Anders Olof Larsson and Hallvard Moe








Social Media in the UK Election Campaigns 2008-14: Experimentation, Innovation and Convergence
Darren G. Lilleker, Nigel Jackson, and Karolina Koc-Michalska








Compulsory Voting, Encouraged Tweeting? Australian Elections and Social Media
Tim Highfield and Axel Bruns








Not Just a Face(book) in the Crowd: Candidates' Use of Facebook during the Danish 2011 Parliamentary Election Campaign
Morten Skovsgaard and Arjen Van Dalen







Social Media Incumbent Advantage: Barack Obama's and Mitt Romney's Tweets in the 2012 US Presidential Election Campaign
Gunn Enli and Anya Naper








The 2012 French Presidential Campaign: First Steps into the Political Twittersphere
Francoise Papa and Jean-Marc Francony








The Emergence of Social Media Politics in South Korea: The Case of the 2012 Presidential Election
Lars Willnat and Young Min










Interactions between Different Language Communities on Twitter during the 2012 Presidential Election in Taiwan
Yu-Chung Cheng and Pai-lin Chen








Social Media Use in the German Election Campaign 2013
Christian Nuernbergk, Jennifer Wladarsch, Julia Neubarth, and Christoph Neuberger







Comparing Facebook and Twitter during the 2013 General Election in Italy
Luca Rossi and Mario Orefice










Social Media and Election Campaigns in Sub-Saharan Africa: Insights from Cameroon
Teke Ngombaã ã








Social Media and Elections in Kenya
Martin Nkosi Ndlela








Electoral Politics on Social Media: The Israeli Case
Sharon Haleva-Amir and Karine Nahon








Social Media and the Scottish Independence Referendum 2014: Events and the Generation of Enthusiasm for Yes
Mark Shephard and Stephen Quinlan








The Use of Twitter in the Danish EP Elections 2014
Jakob Linaa Jensen, Jacob Ormen, and Stine Lomborg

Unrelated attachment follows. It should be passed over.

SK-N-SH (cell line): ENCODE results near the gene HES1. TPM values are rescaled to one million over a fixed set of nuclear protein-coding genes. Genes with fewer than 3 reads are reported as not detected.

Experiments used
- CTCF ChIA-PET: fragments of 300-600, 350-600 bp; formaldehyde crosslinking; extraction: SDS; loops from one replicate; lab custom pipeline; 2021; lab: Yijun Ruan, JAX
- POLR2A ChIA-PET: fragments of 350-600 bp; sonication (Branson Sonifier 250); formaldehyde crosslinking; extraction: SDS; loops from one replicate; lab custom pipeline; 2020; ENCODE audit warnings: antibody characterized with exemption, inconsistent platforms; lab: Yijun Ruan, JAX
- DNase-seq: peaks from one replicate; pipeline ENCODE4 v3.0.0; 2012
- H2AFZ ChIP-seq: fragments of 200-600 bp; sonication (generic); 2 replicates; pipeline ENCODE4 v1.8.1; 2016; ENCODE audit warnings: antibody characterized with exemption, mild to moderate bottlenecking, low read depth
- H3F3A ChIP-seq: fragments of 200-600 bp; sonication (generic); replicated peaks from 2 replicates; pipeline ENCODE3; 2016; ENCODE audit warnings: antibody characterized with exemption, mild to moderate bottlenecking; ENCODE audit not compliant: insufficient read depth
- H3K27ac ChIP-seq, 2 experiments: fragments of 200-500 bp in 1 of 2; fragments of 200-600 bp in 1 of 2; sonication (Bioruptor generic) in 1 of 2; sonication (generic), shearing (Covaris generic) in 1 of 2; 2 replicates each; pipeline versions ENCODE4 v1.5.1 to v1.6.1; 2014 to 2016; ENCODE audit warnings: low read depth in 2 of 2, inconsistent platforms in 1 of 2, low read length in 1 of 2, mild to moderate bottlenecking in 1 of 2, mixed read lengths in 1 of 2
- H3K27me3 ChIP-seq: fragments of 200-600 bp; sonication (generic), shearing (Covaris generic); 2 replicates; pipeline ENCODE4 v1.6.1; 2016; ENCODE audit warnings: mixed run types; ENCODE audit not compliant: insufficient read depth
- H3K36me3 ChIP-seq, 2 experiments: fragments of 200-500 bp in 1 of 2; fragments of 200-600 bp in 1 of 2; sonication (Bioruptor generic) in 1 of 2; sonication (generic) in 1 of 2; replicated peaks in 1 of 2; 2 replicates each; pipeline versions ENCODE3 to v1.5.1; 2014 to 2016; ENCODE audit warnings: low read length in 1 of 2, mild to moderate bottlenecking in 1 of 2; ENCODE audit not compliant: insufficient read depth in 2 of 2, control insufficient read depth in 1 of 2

Twitter in Political Campaigns: The Brazilian 2014 Presidential Election
Raquel Recuero, Gabriela Zago, and Marco T. Bastos
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Review quote

"Comprehensive and definitive, this is an outstanding book that provides a panoramic view of politics in an era of social media. From the Mediterranean to East Asia to Oceania, from Scandinavia to sub-Sahara Africa to Latin America, the volume as a whole is truly global, yet with nuanced regional and national analyses in each chapter. Theoretically informed, the research presented here breaks new empirical grounds using latest digital methods. The result is a milestone for our collective understanding of new media technology and comparative politics in the twenty-first century." -Jack Linchuan Qiu, The Chinese University of Hong Kong





"This book brings together top scholars from across disciplines and across the globe to examine social media use in a variety of political systems and for distinct purposes. It is required reading for anyone interested in understanding the many ways that digital communication technologies now are used in political life." -Jennifer Stromer-Galley, Syracuse University


"The strength of this collection is in its diversity of international and theoretical perspectives, which make it a valuable resource providing a contemporary overview of this quickly expanding area of political communication research." -Caroline Fisher, Australian Journalism Review
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About Axel Bruns

Axel Bruns is an Australian Research Council Future Fellow and Professor in the Digital Media Research Centre at Queensland University of Technology in Brisbane, Australia.





Gunn Enli is Professor of Media Studies and Head of the Research Project "Social Media and Election Campaigns" (SAC) at the Department of Media and Communication, University of Oslo.





Eli Skogerbo is Professor in Media Studies and Co-Head of the Political Communication Research Group at the Department of Media and Communication, University of Oslo.





Anders Olof Larsson is Postdoctoral Fellow at the Department of Media and Communication at the University of Oslo.





Christian Christensen is Professor of Journalism at Stockholm University.